Re: [Foucault-L] Nazi dictatorship - intentionalist v functionalist and 1976 course

Foucault's power analysis inbetween 1970 en 1977 is rather functionalistic, look how he always pictures power as a technology or mechanism.
But, in 1975 and 1976 he explicitly made clear that such an approach does not exclude a - non subjective - intentionalistic analysis (see very explicit in The Will to Knowledge IV-2, the fourth proposition (French version: p. 124-125)). This is very obvious to me, since any technological approach entails both functional and intentional elements.
So, the point is that Foucault is shifting here from a technical mechanistic approach of power to a definite technological one, including design, calculation, strategy and explicit objectives. I think that this was a move in order to counter the critique on his discipline model of power as some all encompassing deterministic power mechanism.
In his Cours of 1976 he is constantly trying out altenative non-disciplinary power models; the war model is the best known example and his analysis of the biopower politics of the Nazis follows this line of reasoning.
But, finally, that is to say at the end of 1976, the war model is rejected or rather put into the technological model as a particular case , see his discussion of the war model (as a particular coding) in The Will to Knowledge on the page (123) foregoing his proposition on the intentional, non subjective character of power relationships.
So I think that Kerrshaw is right. But, instead of 'a mix' of intentional and functional I woul like to call it an entanglement of both of them.
Phrased in another way, the either-or oppostion of intentionalist and functionalist analysis is a false one, kept alive by philosophers and historians who believe in a hermeneutical subject.

machiel karskens

At 19:11 26-8-2010, you wrote:
It seems there is a general historical debate regarding the nature of
the Nazi regime, the
intentionalist v functionalist debate. Intentionalists argue that the
Holocaust was a result of a grand master plan that Hitler had from the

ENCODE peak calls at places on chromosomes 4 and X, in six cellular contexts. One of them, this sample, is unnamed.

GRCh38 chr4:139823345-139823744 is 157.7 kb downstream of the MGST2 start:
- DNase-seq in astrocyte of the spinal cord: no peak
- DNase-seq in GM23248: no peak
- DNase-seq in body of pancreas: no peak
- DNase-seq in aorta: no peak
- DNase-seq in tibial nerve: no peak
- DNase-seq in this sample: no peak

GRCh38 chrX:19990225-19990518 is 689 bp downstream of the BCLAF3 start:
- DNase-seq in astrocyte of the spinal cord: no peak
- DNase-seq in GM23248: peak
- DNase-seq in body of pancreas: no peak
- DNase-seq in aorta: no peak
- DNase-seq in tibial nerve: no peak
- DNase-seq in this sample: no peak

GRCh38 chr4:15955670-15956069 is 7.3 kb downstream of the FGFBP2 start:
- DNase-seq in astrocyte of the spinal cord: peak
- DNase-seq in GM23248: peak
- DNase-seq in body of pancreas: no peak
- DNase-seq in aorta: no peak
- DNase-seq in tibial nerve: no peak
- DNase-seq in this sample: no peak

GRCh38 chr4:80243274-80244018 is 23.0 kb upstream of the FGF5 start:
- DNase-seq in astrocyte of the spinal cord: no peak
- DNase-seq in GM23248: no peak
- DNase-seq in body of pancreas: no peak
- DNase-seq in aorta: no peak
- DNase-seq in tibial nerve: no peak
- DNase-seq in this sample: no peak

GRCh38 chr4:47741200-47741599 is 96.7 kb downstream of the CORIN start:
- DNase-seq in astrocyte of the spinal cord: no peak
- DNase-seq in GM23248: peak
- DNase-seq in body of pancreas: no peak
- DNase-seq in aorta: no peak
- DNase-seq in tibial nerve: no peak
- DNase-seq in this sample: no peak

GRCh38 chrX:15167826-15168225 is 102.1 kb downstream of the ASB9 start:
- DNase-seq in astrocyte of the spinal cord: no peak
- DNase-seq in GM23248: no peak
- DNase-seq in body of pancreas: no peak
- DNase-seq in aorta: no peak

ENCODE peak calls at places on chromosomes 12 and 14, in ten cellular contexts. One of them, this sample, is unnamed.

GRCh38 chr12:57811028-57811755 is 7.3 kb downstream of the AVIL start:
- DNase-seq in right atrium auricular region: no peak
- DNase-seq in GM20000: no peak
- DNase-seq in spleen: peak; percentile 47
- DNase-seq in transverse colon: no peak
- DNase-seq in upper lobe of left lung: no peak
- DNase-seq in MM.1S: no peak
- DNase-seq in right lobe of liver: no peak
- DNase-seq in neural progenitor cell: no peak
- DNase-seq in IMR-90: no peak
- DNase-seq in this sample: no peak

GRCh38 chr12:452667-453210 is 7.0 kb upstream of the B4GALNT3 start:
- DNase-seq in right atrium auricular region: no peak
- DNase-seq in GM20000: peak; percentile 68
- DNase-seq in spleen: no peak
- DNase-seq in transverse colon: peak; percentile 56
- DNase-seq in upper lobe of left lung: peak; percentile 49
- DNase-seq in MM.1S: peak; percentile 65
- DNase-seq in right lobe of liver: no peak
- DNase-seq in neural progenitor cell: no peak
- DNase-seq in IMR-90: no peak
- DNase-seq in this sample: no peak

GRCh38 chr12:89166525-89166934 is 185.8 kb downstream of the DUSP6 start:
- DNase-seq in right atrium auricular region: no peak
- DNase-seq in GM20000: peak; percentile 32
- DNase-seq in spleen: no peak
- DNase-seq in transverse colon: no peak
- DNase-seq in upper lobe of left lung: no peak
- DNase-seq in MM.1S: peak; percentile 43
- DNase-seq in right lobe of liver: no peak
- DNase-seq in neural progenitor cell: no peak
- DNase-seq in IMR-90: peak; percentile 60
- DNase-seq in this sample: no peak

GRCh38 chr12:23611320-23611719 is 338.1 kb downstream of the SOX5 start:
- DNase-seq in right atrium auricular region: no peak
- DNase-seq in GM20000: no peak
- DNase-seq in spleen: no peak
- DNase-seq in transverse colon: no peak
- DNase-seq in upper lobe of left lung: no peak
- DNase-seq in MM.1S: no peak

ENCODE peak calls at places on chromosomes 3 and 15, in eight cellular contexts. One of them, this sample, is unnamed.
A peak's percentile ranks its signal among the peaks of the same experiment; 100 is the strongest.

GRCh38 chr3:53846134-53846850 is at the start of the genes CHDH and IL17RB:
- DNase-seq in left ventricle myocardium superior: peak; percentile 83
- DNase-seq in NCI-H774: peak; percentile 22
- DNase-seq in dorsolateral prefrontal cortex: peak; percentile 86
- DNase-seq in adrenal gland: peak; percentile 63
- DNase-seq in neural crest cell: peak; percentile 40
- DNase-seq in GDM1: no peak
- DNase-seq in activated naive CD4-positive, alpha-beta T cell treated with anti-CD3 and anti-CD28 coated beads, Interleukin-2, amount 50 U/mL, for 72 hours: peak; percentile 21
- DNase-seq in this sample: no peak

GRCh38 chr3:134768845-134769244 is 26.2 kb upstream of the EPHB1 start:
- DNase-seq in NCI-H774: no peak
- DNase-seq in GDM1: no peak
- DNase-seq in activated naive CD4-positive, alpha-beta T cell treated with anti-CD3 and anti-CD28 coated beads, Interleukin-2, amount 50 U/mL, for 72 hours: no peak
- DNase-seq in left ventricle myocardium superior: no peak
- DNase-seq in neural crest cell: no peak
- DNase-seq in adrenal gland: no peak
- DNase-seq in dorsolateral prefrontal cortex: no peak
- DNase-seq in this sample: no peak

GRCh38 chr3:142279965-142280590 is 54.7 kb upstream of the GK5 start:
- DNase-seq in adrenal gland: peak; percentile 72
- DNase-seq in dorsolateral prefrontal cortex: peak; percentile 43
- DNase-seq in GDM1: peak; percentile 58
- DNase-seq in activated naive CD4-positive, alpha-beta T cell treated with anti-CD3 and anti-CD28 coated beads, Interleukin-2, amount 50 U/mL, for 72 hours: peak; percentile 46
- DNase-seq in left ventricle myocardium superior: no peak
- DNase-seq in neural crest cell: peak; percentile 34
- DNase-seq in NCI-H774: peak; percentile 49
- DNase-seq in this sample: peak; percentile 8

beginning, whereas functionalists argue that the Holocaust was an
improvised, last minute war scheme devised by the lower ranks of the
regime and that Hitler himself was a weak dictator. Ian Kershaw, a
very prominent Hitler scholar (regarded among the best today) seems to
argue for a mix of both but more or less aligining with the latter
broadly. He thinks that while Hitler and Nazi ideology had these
general racialist and social darwinist themes, their implementation
was not organized or regular but rather a result of competing
bureaucracies and structures working underneath Hitler. He thinks that
Hitler only made broad policy outlines and those who worked
subserviently for him carried them out in a wide variety of haphazard
ways, thus going against the idea that Nazi Germany was a disciplined,
organized "totalitarian" state. The holocaust, therefore, was not a written-down
"master plan" but rather a culmination of the competing policies of
various Nazi agencies guided by Hitler's ideas.

Where do you think this leaves the account given by Foucault in his
1976 course? What historical examples could better serve his
state-race arguments as opposed to what he mentioned regarding the
Nazis? Does his description of the Nazis fit too much along an
intentionalist line or could it accomodate the ideas of the
functionalists. I admit its not something I've ever given much thought
about, considering how much we take the "Nazis as organized racialist
totalitarians" narrative for granted.
Chetan Vemuri
West Des Moines, IA
"You say you want a Revolution! Well you know, we all want to change the world"
Foucault-L mailing list

Prof. Machiel Karskens
social and political philosophy
Faculty of Philosophy
Radboud University Nijmegen - The Netherlands

[Foucault-L] Nazi dictatorship - intentionalist v functionalist and 1976 course, Chetan Vemuri
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